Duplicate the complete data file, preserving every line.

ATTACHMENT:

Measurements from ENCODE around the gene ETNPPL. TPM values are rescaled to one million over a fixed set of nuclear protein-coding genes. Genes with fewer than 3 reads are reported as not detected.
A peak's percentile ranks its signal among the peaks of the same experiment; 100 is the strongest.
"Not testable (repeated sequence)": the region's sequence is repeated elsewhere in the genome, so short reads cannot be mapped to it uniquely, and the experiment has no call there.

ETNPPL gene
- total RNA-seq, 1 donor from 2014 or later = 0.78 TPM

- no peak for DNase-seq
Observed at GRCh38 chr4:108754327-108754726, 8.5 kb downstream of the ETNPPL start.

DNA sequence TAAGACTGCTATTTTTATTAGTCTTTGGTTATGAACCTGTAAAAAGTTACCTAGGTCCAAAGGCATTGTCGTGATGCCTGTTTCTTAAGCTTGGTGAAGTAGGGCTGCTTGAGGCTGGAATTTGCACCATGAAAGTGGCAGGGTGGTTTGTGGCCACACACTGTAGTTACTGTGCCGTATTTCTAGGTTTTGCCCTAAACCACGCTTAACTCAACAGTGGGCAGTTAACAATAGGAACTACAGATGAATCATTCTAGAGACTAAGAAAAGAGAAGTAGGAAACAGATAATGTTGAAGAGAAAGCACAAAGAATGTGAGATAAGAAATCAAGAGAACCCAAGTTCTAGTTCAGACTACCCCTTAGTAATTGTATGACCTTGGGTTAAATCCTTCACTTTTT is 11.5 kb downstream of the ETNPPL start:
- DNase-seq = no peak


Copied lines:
Measurements from ENCODE around the gene ETNPPL. TPM values are rescaled to one million over a fixed set of nuclear protein-coding genes. Genes with fewer than 3 reads are reported as not detected.
A peak's percentile ranks its signal among the peaks of the same experiment; 100 is the strongest.
"Not testable (repeated sequence)": the region's sequence is repeated elsewhere in the genome, so short reads cannot be mapped to it uniquely, and the experiment has no call there.

ETNPPL gene
- total RNA-seq, 1 donor from 2014 or later = 0.78 TPM

- no peak for DNase-seq
Observed at GRCh38 chr4:108754327-108754726, 8.5 kb downstream of the ETNPPL start.

DNA sequence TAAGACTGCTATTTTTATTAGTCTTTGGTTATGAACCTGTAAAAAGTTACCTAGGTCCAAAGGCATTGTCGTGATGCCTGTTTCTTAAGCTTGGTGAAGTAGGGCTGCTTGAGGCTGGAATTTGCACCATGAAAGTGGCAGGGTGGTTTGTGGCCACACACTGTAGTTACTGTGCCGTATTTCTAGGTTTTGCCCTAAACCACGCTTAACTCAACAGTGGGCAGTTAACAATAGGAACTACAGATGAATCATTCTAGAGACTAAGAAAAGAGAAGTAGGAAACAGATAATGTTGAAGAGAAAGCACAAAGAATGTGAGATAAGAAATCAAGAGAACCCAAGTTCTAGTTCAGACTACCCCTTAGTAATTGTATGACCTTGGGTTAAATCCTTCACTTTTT is 11.5 kb downstream of the ETNPPL start:
- DNase-seq = no peak